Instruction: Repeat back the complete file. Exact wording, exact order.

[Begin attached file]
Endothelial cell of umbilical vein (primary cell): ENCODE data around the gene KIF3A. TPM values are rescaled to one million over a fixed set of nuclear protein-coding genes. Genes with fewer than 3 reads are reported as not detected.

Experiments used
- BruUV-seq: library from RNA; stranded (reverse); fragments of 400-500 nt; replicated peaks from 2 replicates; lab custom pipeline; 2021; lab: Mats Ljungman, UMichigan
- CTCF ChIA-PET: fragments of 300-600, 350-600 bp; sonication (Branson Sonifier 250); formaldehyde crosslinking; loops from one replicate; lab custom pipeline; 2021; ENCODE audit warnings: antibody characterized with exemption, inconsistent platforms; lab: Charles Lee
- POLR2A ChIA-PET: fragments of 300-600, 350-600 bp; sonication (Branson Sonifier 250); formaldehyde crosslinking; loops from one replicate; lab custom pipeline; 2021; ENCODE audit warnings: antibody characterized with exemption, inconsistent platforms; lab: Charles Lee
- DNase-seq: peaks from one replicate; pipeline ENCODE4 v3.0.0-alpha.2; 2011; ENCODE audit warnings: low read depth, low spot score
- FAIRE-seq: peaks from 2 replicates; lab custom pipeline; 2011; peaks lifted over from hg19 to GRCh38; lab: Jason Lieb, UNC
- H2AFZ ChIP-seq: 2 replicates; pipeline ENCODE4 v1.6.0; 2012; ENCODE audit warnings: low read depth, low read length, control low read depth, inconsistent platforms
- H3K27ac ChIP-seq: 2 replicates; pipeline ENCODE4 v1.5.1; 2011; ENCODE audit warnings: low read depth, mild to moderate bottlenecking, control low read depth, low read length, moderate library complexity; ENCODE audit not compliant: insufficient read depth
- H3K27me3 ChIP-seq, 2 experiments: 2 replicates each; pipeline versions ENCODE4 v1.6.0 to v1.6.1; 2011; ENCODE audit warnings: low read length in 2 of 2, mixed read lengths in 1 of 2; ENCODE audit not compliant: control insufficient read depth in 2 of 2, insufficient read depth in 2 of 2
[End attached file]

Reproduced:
Endothelial cell of umbilical vein (primary cell): ENCODE data around the gene KIF3A. TPM values are rescaled to one million over a fixed set of nuclear protein-coding genes. Genes with fewer than 3 reads are reported as not detected.

Experiments used
- BruUV-seq: library from RNA; stranded (reverse); fragments of 400-500 nt; replicated peaks from 2 replicates; lab custom pipeline; 2021; lab: Mats Ljungman, UMichigan
- CTCF ChIA-PET: fragments of 300-600, 350-600 bp; sonication (Branson Sonifier 250); formaldehyde crosslinking; loops from one replicate; lab custom pipeline; 2021; ENCODE audit warnings: antibody characterized with exemption, inconsistent platforms; lab: Charles Lee
- POLR2A ChIA-PET: fragments of 300-600, 350-600 bp; sonication (Branson Sonifier 250); formaldehyde crosslinking; loops from one replicate; lab custom pipeline; 2021; ENCODE audit warnings: antibody characterized with exemption, inconsistent platforms; lab: Charles Lee
- DNase-seq: peaks from one replicate; pipeline ENCODE4 v3.0.0-alpha.2; 2011; ENCODE audit warnings: low read depth, low spot score
- FAIRE-seq: peaks from 2 replicates; lab custom pipeline; 2011; peaks lifted over from hg19 to GRCh38; lab: Jason Lieb, UNC
- H2AFZ ChIP-seq: 2 replicates; pipeline ENCODE4 v1.6.0; 2012; ENCODE audit warnings: low read depth, low read length, control low read depth, inconsistent platforms
- H3K27ac ChIP-seq: 2 replicates; pipeline ENCODE4 v1.5.1; 2011; ENCODE audit warnings: low read depth, mild to moderate bottlenecking, control low read depth, low read length, moderate library complexity; ENCODE audit not compliant: insufficient read depth
- H3K27me3 ChIP-seq, 2 experiments: 2 replicates each; pipeline versions ENCODE4 v1.6.0 to v1.6.1; 2011; ENCODE audit warnings: low read length in 2 of 2, mixed read lengths in 1 of 2; ENCODE audit not compliant: control insufficient read depth in 2 of 2, insufficient read depth in 2 of 2